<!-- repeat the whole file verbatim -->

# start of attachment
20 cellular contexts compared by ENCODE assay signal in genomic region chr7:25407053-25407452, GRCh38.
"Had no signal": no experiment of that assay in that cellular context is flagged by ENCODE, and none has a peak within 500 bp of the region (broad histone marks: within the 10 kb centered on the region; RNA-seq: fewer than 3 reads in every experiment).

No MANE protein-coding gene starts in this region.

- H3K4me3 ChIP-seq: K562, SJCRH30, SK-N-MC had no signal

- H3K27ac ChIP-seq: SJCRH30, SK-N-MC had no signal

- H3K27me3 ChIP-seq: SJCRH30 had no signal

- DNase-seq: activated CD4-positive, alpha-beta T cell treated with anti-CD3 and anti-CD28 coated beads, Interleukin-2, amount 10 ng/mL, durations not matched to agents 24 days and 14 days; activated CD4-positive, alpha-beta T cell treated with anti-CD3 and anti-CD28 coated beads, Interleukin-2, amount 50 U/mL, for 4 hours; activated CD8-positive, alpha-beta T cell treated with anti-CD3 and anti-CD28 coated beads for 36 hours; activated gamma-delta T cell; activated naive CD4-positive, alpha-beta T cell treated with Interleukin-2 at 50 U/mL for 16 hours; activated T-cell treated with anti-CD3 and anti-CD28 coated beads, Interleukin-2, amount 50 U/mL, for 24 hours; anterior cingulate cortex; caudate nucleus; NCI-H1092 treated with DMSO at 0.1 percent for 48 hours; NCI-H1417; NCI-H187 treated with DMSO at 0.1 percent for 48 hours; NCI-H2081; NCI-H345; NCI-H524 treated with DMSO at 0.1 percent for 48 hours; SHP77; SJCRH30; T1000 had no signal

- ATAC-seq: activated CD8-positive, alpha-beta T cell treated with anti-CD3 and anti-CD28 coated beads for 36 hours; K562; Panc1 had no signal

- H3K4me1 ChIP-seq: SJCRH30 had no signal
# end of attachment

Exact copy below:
20 cellular contexts compared by ENCODE assay signal in genomic region chr7:25407053-25407452, GRCh38.
"Had no signal": no experiment of that assay in that cellular context is flagged by ENCODE, and none has a peak within 500 bp of the region (broad histone marks: within the 10 kb centered on the region; RNA-seq: fewer than 3 reads in every experiment).

No MANE protein-coding gene starts in this region.

- H3K4me3 ChIP-seq: K562, SJCRH30, SK-N-MC had no signal

- H3K27ac ChIP-seq: SJCRH30, SK-N-MC had no signal

- H3K27me3 ChIP-seq: SJCRH30 had no signal

- DNase-seq: activated CD4-positive, alpha-beta T cell treated with anti-CD3 and anti-CD28 coated beads, Interleukin-2, amount 10 ng/mL, durations not matched to agents 24 days and 14 days; activated CD4-positive, alpha-beta T cell treated with anti-CD3 and anti-CD28 coated beads, Interleukin-2, amount 50 U/mL, for 4 hours; activated CD8-positive, alpha-beta T cell treated with anti-CD3 and anti-CD28 coated beads for 36 hours; activated gamma-delta T cell; activated naive CD4-positive, alpha-beta T cell treated with Interleukin-2 at 50 U/mL for 16 hours; activated T-cell treated with anti-CD3 and anti-CD28 coated beads, Interleukin-2, amount 50 U/mL, for 24 hours; anterior cingulate cortex; caudate nucleus; NCI-H1092 treated with DMSO at 0.1 percent for 48 hours; NCI-H1417; NCI-H187 treated with DMSO at 0.1 percent for 48 hours; NCI-H2081; NCI-H345; NCI-H524 treated with DMSO at 0.1 percent for 48 hours; SHP77; SJCRH30; T1000 had no signal

- ATAC-seq: activated CD8-positive, alpha-beta T cell treated with anti-CD3 and anti-CD28 coated beads for 36 hours; K562; Panc1 had no signal

- H3K4me1 ChIP-seq: SJCRH30 had no signal